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Why You Might Be Interested In Cummins Inc. (NYSE:CMI) For Its Upcoming Dividend

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Regular readers will know that we love our dividends at Simply Wall St, which is why it's exciting to see Cummins Inc. (NYSE:CMI) is about to trade ex-dividend in the next 3 days. Typically, the ex-dividend date is one business day before the record date which is the date on which a company determines the shareholders eligible to receive a dividend. The ex-dividend date is an important date to be aware of as any purchase of the stock made on or after this date might mean a late settlement that doesn't show on the record date. Thus, you can purchase Cummins' shares before the 19th of August in order to receive the dividend, which the company will pay on the 2nd of September.

The company's next dividend payment will be US$1.45 per share, and in the last 12 months, the company paid a total of US$5.80 per share. Looking at the last 12 months of distributions, Cummins has a trailing yield of approximately 2.4% on its current stock price of $237.72. Dividends are an important source of income to many shareholders, but the health of the business is crucial to maintaining those dividends. That's why we should always check whether the dividend payments appear sustainable, and if the company is growing.

View our latest analysis for Cummins

Dividends are typically paid from company earnings. If a company pays more in dividends than it earned in profit, then the dividend could be unsustainable. Fortunately Cummins's payout ratio is modest, at just 36% of profit. Yet cash flow is typically more important than profit for assessing dividend sustainability, so we should always check if the company generated enough cash to afford its dividend. It distributed 29% of its free cash flow as dividends, a comfortable payout level for most companies.

It's positive to see that Cummins's dividend is covered by both profits and cash flow, since this is generally a sign that the dividend is sustainable, and a lower payout ratio usually suggests a greater margin of safety before the dividend gets cut.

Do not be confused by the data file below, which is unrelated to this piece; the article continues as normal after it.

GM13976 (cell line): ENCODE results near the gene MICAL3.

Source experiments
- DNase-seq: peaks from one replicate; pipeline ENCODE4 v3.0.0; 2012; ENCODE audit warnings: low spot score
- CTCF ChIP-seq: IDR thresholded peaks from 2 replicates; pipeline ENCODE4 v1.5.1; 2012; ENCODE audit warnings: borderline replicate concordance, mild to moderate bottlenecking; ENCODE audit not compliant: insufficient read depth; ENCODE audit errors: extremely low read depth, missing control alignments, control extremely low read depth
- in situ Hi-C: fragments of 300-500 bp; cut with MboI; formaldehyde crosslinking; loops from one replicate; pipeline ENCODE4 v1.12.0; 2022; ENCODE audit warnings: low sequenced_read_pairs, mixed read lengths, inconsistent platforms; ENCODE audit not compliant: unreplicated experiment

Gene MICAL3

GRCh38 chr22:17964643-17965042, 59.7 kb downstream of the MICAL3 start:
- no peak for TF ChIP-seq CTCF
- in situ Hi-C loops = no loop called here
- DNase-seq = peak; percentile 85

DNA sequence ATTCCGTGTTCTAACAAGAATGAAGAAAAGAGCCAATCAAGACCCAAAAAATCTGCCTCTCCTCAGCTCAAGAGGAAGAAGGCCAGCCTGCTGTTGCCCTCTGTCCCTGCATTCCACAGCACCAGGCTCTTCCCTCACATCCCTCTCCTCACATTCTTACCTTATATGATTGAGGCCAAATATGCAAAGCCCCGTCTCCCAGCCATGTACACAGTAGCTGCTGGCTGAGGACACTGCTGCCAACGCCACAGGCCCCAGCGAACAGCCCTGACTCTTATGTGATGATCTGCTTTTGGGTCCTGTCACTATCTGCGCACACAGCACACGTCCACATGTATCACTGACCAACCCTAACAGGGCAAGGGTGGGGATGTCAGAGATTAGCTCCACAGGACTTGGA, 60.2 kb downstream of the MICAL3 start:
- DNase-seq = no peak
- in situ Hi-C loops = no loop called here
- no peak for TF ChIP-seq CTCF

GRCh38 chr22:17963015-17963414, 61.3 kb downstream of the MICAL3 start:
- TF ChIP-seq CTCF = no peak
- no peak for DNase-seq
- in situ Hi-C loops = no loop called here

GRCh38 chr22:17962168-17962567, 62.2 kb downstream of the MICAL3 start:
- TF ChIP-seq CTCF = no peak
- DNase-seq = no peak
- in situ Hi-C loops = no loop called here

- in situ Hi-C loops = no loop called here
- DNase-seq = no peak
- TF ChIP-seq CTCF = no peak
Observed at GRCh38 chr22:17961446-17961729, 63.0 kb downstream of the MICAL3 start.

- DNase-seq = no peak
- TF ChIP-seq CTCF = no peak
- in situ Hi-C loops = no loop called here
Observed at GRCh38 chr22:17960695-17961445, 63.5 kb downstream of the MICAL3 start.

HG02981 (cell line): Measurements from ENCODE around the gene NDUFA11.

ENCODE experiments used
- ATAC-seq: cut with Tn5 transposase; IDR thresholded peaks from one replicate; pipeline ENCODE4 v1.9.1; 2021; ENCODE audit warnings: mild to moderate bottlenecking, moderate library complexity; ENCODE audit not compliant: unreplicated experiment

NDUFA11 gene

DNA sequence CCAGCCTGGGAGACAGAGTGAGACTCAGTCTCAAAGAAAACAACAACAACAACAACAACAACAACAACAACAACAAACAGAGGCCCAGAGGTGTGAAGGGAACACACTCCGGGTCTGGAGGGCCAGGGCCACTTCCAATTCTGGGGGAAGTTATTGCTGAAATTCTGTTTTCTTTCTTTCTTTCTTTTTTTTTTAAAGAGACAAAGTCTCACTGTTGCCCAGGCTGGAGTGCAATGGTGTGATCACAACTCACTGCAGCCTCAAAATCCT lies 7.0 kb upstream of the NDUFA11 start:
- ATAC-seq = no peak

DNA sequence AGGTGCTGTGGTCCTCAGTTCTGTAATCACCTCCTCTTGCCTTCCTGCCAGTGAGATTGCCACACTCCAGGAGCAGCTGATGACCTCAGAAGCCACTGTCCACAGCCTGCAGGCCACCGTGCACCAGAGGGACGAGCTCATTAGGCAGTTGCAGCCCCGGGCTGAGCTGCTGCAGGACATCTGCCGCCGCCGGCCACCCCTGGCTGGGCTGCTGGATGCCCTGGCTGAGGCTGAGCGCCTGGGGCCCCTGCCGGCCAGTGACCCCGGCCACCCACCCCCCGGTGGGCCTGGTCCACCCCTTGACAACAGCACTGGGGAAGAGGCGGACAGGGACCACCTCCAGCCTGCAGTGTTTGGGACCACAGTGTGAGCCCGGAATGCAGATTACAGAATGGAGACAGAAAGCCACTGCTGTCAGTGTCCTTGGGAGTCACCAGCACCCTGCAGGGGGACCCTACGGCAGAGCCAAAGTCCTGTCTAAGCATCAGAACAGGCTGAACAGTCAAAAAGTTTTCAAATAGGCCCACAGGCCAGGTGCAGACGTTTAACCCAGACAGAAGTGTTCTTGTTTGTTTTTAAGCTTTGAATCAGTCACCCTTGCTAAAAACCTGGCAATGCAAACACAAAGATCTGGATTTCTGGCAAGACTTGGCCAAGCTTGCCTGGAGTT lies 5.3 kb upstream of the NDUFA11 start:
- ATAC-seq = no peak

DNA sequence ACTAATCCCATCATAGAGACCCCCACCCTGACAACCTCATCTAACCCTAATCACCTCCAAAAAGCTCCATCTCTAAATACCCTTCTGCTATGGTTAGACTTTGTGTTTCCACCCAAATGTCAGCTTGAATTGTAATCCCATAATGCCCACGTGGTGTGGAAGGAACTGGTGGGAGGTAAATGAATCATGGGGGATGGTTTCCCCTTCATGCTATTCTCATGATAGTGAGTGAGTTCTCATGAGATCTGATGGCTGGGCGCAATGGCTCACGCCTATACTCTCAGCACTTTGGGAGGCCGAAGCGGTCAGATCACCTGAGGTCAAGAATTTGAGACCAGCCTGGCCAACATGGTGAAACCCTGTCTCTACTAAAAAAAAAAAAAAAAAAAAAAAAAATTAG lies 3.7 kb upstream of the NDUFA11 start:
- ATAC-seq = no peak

Click here to see the company's payout ratio, plus analyst estimates of its future dividends.

historic-dividend
historic-dividend

Have Earnings And Dividends Been Growing?

Businesses with strong growth prospects usually make the best dividend payers, because it's easier to grow dividends when earnings per share are improving. If earnings fall far enough, the company could be forced to cut its dividend. For this reason, we're glad to see Cummins's earnings per share have risen 14% per annum over the last five years. Earnings per share have been growing rapidly and the company is retaining a majority of its earnings within the business. This will make it easier to fund future growth efforts and we think this is an attractive combination - plus the dividend can always be increased later.

The main way most investors will assess a company's dividend prospects is by checking the historical rate of dividend growth. In the last 10 years, Cummins has lifted its dividend by approximately 19% a year on average. Both per-share earnings and dividends have both been growing rapidly in recent times, which is great to see.

The Bottom Line

Is Cummins worth buying for its dividend? We love that Cummins is growing earnings per share while simultaneously paying out a low percentage of both its earnings and cash flow. These characteristics suggest the company is reinvesting in growing its business, while the conservative payout ratio also implies a reduced risk of the dividend being cut in the future. It's a promising combination that should mark this company worthy of closer attention.

With that in mind, a critical part of thorough stock research is being aware of any risks that stock currently faces. Case in point: We've spotted 1 warning sign for Cummins you should be aware of.

We wouldn't recommend just buying the first dividend stock you see, though. Here's a list of interesting dividend stocks with a greater than 2% yield and an upcoming dividend.

This article by Simply Wall St is general in nature. We provide commentary based on historical data and analyst forecasts only using an unbiased methodology and our articles are not intended to be financial advice. It does not constitute a recommendation to buy or sell any stock, and does not take account of your objectives, or your financial situation. We aim to bring you long-term focused analysis driven by fundamental data. Note that our analysis may not factor in the latest price-sensitive company announcements or qualitative material. Simply Wall St has no position in any stocks mentioned.

Have feedback on this article? Concerned about the content? Get in touch with us directly. Alternatively, email editorial-team (at) simplywallst.com.